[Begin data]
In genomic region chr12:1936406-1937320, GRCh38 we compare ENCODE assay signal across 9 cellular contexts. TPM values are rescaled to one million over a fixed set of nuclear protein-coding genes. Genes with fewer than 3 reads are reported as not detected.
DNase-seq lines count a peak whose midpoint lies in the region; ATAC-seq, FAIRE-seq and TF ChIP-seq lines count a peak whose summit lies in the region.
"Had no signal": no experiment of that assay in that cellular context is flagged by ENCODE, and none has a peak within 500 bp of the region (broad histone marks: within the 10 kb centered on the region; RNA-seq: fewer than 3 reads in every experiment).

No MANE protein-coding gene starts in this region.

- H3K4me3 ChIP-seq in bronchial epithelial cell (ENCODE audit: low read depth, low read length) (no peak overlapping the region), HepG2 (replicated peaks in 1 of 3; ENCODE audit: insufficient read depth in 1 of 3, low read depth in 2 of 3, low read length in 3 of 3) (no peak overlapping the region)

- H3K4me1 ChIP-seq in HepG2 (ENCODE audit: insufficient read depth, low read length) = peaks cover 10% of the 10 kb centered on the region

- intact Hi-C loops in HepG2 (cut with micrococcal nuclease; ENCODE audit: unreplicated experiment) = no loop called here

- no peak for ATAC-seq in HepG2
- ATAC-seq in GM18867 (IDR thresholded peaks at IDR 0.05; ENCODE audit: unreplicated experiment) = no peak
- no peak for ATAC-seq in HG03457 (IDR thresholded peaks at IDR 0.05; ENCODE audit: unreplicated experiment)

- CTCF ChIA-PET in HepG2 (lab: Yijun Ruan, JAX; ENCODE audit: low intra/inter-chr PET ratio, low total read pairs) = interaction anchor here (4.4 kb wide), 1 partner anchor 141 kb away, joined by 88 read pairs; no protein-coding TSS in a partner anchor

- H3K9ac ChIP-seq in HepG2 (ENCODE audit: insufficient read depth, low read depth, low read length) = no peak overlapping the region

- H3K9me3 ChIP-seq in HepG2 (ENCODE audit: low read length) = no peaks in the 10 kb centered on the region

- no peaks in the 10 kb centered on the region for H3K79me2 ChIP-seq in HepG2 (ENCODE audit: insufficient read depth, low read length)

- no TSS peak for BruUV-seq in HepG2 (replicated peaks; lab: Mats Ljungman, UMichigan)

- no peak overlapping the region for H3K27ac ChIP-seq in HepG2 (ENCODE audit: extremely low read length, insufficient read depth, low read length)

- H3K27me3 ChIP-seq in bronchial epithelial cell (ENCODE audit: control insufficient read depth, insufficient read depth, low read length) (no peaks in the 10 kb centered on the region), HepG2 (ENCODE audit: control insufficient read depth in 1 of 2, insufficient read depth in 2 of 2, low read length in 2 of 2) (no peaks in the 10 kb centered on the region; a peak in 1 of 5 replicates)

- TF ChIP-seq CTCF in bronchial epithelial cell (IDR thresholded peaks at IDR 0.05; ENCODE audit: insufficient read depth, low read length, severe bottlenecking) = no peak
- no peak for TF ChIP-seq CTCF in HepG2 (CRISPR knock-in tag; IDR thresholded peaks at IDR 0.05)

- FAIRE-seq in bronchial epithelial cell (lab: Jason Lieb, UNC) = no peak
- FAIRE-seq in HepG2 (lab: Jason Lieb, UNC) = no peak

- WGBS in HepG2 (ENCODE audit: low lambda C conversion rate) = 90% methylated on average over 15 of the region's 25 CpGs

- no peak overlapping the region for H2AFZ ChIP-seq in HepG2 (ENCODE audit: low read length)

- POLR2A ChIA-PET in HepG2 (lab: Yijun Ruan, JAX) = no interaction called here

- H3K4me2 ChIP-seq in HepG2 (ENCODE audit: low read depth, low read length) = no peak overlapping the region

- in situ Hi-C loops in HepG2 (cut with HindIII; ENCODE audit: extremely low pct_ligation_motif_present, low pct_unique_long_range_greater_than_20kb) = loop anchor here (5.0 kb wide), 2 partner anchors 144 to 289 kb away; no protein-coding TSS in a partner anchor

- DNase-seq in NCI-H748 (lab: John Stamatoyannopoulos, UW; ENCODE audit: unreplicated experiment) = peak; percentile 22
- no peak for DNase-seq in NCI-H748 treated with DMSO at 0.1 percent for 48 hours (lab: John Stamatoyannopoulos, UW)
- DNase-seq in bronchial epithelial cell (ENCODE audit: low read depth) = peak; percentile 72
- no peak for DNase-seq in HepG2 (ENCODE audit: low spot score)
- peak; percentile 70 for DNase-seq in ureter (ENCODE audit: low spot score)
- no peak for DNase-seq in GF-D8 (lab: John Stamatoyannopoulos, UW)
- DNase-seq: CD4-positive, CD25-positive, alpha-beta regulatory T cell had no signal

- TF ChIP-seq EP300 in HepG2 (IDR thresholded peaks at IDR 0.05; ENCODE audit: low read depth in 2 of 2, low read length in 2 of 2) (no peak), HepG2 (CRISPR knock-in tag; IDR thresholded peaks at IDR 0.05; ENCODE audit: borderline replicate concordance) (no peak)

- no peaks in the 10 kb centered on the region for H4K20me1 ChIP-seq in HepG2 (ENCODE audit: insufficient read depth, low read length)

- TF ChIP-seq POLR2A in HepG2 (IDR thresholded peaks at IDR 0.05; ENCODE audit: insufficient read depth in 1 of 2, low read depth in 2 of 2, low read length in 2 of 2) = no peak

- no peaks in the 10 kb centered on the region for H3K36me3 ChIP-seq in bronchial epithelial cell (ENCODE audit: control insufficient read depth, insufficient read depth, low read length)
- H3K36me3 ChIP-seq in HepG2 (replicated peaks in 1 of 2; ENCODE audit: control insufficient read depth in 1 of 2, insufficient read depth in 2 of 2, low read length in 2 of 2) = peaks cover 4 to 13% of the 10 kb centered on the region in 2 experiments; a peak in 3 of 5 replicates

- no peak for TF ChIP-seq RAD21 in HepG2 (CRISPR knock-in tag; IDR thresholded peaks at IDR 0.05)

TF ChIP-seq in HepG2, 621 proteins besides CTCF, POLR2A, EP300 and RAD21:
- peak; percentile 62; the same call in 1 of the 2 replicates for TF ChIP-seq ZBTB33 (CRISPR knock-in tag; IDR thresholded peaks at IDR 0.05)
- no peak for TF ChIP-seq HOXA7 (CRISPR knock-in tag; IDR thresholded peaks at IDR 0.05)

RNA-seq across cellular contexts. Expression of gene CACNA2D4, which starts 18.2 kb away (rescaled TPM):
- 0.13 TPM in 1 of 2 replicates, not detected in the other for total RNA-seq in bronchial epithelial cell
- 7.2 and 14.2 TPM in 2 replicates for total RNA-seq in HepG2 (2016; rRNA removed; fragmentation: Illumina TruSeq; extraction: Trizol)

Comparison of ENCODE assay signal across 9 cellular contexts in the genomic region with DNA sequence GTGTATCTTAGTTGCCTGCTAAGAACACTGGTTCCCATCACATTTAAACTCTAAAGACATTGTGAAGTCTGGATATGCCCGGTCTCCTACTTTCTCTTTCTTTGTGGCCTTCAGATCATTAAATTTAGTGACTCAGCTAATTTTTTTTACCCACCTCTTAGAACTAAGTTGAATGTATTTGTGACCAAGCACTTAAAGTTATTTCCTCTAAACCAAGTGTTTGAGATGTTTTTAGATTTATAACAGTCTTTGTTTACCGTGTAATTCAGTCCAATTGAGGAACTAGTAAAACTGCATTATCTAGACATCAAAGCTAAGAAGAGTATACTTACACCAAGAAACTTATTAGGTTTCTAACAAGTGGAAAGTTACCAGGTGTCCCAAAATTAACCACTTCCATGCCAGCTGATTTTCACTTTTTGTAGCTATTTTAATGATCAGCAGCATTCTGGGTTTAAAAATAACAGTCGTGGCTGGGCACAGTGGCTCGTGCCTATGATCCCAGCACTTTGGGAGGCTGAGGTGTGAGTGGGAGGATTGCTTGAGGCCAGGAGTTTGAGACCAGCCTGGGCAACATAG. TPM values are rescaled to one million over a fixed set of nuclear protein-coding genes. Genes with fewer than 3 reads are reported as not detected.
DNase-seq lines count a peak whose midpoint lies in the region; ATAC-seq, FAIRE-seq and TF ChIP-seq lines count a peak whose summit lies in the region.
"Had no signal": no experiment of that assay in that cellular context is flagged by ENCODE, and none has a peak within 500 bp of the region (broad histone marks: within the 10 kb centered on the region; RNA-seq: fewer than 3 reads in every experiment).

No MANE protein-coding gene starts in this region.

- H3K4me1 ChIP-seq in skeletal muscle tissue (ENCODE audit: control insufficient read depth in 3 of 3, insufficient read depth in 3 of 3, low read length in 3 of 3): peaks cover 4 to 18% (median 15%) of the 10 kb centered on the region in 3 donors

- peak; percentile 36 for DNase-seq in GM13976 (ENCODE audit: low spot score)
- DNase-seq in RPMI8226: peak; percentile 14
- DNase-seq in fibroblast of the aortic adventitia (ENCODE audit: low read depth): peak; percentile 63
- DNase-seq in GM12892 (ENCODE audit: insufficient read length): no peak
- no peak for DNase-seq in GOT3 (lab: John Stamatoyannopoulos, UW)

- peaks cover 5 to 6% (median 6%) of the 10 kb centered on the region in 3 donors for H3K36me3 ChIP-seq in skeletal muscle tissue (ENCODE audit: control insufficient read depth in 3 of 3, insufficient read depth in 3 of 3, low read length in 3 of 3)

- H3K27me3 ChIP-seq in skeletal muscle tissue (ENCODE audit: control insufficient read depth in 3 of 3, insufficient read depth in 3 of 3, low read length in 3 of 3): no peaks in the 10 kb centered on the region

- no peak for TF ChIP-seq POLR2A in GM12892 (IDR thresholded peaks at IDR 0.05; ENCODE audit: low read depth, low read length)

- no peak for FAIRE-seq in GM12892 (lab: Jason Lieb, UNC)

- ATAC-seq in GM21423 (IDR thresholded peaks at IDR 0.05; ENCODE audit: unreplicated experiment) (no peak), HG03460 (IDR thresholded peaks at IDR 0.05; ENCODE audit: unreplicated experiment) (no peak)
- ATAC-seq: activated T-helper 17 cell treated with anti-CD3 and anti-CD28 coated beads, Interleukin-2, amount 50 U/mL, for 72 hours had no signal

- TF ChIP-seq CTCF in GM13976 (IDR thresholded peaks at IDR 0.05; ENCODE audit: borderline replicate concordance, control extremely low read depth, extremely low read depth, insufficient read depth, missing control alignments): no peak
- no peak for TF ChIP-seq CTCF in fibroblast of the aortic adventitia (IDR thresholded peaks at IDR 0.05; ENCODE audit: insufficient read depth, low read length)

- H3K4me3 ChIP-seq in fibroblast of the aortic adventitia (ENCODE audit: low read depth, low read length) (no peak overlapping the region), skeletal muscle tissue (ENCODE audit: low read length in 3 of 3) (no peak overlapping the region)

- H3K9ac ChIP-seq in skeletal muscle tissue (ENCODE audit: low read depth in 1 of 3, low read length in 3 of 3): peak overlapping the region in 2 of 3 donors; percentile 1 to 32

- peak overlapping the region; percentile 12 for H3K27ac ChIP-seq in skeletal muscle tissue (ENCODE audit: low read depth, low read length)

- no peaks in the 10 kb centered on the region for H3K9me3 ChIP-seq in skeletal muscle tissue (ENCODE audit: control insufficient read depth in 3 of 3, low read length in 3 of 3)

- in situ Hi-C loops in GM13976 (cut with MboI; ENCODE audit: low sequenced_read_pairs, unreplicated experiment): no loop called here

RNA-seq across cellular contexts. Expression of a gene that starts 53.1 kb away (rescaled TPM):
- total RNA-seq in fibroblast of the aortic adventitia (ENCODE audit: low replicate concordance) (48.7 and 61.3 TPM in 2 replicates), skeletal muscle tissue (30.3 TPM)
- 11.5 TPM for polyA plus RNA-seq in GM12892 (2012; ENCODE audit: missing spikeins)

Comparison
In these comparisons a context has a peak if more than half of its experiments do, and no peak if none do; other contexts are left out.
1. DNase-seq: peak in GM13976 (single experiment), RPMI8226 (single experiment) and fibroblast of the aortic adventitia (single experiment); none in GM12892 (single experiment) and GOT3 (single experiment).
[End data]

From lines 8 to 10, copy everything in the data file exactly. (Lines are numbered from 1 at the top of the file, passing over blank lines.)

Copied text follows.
- no peak for ATAC-seq in HepG2
- ATAC-seq in GM18867 (IDR thresholded peaks at IDR 0.05; ENCODE audit: unreplicated experiment) = no peak
- no peak for ATAC-seq in HG03457 (IDR thresholded peaks at IDR 0.05; ENCODE audit: unreplicated experiment)